sixty years ago this week news of the death of King George VI and the succession to the throne to Princess Elizabeth was received with shock in Berwickshire.
The front page of the Berwickshire News of February 12, 1952, complete with black border, was devoted to how the news was received and the messages of condolence that were sent to the royal family.
‘First people to receive the news of the King’s death in Duns were the housewives listening to their radios. Within a minute the sad news was spread round the town and the symnpathy of all was being expressed.
‘One shop window in Duns was draped in purple and black, and flags were flying half mast over the two schools, the British Legion Club, the council chambers and other places.
Beneath the headline ‘Britain Mourns a Beloved King’ it goes on to say how he reigned during some of the gravest times in history.
“The world has lost one of its best men by the death of his majesty the King George VI.
“The British people have lost a beloved King and a leader whose leadership none disputed and none envied.
“The years of his reign held some of the gravest times in history, and some of the saddest - among them the world war and international uncertainty. But the mutual regard between people and King only strengthened under these rude blasts.
“Throughout the British Empire he was regarded with affection; and in other countries he won a measure of favour and esteem. His admirers were of every rank and every clime.
“There is a pause in the ordinary life of the nation, and of the Empire, as its subjects pay homage to one whom they so deeply honoured and respected.
“The sympathy of all goes out to the sorrowing Queen Mother, who so nobly supported the dead King in all his duties and trials in high office.
“The announcement from Sandringham at 10.45am stated that His Majesty had retired to rest on Tuesday night in his usual health and he passed peacefully away in his sleep early on Wednesday morning.”
Olive Bell, of Allanton, recalls: “Having watched the news of the 60th anniversary of The Queen’s Accession I am reminded that I heard the news of the King’s death from my headmaster at Coldingham School when we were all in the canteen at lunchtime.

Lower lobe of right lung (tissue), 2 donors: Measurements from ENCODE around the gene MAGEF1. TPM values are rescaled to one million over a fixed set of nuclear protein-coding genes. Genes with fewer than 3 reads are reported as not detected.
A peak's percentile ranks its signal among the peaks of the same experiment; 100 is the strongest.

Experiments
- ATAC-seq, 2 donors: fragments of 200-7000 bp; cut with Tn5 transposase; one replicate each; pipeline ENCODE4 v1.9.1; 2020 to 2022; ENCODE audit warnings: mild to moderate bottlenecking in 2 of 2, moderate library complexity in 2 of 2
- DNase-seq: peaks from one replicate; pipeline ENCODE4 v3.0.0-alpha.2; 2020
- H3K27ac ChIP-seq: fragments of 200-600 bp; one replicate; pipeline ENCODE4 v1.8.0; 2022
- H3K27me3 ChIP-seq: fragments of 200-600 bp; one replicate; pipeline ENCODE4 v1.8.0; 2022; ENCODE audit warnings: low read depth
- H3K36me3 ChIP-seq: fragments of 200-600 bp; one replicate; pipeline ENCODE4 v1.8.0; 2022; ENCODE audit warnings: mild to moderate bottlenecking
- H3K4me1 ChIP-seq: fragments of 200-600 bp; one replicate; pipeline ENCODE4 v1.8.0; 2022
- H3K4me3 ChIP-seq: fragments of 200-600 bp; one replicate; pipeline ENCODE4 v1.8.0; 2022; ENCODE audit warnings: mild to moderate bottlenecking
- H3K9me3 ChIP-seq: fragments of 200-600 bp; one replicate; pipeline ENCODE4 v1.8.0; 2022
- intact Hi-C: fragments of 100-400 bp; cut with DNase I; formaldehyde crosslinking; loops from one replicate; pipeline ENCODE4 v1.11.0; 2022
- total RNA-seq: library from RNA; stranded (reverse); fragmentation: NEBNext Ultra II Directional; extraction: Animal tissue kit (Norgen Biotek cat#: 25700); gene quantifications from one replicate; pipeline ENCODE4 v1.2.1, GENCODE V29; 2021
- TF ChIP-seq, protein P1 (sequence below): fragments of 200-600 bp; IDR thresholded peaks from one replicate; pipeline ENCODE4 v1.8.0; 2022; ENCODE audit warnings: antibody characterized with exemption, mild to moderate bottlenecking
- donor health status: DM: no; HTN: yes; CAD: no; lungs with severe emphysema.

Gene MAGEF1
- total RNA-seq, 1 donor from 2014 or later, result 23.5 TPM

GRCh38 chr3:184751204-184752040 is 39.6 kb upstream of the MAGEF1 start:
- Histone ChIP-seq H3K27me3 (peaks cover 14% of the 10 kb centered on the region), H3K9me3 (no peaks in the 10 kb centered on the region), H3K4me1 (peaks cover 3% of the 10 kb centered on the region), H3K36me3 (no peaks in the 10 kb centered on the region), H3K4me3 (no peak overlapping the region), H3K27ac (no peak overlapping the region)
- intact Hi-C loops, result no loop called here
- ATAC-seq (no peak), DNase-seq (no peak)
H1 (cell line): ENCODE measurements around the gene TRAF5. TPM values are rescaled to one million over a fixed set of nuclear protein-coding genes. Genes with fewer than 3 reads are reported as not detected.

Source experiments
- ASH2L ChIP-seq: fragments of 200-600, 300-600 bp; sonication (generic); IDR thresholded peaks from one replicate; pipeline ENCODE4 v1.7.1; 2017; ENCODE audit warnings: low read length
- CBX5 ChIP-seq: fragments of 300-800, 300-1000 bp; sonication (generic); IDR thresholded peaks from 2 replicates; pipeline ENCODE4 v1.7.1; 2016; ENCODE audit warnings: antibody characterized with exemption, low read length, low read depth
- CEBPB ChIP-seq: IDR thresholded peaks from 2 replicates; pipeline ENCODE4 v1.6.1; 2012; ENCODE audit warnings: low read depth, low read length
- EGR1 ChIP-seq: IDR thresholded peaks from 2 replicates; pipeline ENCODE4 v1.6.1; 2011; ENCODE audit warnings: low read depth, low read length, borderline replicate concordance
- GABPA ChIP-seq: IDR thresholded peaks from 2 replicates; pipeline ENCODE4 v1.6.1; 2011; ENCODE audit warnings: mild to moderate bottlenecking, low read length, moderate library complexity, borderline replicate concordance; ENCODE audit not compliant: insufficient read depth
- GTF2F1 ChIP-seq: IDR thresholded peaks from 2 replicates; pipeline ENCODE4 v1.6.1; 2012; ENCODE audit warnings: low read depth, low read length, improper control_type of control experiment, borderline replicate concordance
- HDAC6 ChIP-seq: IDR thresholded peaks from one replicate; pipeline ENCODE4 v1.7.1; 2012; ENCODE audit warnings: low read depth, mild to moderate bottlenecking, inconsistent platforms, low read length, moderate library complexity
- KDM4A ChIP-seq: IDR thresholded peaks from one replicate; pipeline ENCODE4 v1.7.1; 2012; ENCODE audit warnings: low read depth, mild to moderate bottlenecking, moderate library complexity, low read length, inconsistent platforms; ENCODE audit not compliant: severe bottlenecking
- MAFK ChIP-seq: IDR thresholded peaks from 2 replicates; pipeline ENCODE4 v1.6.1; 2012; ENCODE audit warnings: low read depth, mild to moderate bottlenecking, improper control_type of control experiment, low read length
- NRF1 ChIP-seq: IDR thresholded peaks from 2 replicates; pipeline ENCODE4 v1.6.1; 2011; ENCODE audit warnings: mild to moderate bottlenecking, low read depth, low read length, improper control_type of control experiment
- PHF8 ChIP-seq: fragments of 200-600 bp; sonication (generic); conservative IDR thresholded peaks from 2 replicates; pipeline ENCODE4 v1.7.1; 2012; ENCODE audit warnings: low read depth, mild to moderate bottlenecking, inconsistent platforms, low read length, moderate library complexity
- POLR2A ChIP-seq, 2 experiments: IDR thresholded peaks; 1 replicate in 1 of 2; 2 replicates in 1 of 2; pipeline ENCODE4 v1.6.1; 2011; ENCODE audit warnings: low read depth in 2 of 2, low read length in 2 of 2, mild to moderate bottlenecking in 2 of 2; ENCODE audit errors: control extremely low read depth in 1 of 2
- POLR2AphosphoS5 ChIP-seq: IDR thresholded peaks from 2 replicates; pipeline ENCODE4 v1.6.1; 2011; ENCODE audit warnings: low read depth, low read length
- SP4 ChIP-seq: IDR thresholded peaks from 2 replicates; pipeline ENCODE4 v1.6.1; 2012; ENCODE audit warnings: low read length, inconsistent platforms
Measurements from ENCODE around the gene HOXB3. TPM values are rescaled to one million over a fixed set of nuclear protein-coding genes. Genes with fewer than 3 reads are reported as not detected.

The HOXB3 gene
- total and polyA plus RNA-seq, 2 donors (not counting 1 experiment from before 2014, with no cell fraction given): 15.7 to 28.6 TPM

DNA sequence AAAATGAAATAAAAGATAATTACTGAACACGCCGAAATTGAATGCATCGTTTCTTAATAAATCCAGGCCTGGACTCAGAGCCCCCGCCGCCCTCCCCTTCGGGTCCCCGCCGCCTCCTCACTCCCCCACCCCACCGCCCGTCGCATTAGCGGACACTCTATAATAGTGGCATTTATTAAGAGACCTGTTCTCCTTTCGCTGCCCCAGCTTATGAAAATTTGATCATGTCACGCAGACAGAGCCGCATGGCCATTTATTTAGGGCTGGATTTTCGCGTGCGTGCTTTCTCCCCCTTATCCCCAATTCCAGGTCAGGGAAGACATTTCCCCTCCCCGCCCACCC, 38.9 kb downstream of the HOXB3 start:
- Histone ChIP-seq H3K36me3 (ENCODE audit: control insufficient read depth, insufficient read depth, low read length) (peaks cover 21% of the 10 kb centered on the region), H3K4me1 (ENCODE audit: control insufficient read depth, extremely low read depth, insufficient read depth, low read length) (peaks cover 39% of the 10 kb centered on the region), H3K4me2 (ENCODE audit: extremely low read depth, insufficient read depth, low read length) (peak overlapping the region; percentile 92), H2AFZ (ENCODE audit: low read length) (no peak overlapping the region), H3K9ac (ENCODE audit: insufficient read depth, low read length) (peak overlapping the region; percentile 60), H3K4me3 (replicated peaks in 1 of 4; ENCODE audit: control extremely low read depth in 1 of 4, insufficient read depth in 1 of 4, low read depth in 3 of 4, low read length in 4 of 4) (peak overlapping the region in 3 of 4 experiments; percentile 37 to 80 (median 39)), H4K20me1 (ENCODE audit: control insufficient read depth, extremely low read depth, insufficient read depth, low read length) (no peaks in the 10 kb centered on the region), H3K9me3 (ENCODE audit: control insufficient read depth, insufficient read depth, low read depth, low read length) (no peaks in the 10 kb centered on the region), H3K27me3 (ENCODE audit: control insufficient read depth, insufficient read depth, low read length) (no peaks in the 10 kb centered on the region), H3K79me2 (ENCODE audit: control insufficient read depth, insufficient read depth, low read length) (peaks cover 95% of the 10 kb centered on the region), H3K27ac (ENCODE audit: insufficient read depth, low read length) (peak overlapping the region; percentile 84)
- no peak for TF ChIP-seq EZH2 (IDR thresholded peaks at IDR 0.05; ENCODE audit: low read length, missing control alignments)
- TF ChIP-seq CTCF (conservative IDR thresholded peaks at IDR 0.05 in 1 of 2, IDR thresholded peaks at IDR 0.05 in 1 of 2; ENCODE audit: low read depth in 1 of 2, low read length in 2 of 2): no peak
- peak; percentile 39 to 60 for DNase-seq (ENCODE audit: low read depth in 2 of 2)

“We were having a sort of rabbit stew and lumpy semolina that day.
“In the afternoon “Braddie”, as we called the head, set my class to work writing out the National Anthem with Queen replacing King and changing the pronouns to suit.
“We then had to learn the words of the second verse which stays with me to this day. I wonder if there are others with memories of that day.”
At Ayton the school children were listening to the BBC’s schools broadcast when it was interrupted by an announcer giving the news.
In Coldstream a memorial for the King was held on February 8, all shops were shut that day and a memorial window was opened in the Presenting Coldstream premises.
After announcing the death of the King at 11.16am the BBC closed down for the day except for new and shipping broadcasts.
The announcement of the King’s death was followed by the proclamation of accession of Queen Elizabeth II but for Coldstream things didn’t quite go to plan.
All Proclamation’s were sent out on the Thursday to arrive on Friday, however, the Coldstream Provost’s copy of the Proclamation still hadn’t arrived on the Monday morning and a car was sent to Kelso and their Proclamation was borrowed for the occasion.
The Berwickshire News comment on Queen Elizabeth said: “Queen Elizabeth is one of the most popular figures in the world today
“Throughout Britain, Commonwealth, and Empire, she is regarded with affection, and in other countries she has won a measure of favour and esteem.
“Her majesty comes to the throne at a troubled period of the world’s history, and it behoves all citizens to do whatever they can to smooth her path and give her the chance to work as her illustrious father did as our King.”
Sixty years on and the plaudits are still coming thick and fast for Queen Elizabeth as the country marks her diamond jubilee year.
Scotland’s First Minister Alex Salmond paid tribute this week saying that “she has served her country with the utmost grace and distinction”.
He went on: “Her dedication and commitment has inspired countless people across the country and around the world. And of course, Her Majesty’s affection for Scotland is reciprocated by Scots of all generations.”
The Scottish Government is working closely with Lord Lieutenants across Scotland on many community events, the main celebrations taking place at the beginning of June including the Big Jubilee Lunch, 2,012 beacons are to be lit across Scotland and the UK, and the local people will take part in the 1000 vessel flotilla on the Thames which includes two boats from Eyemouth.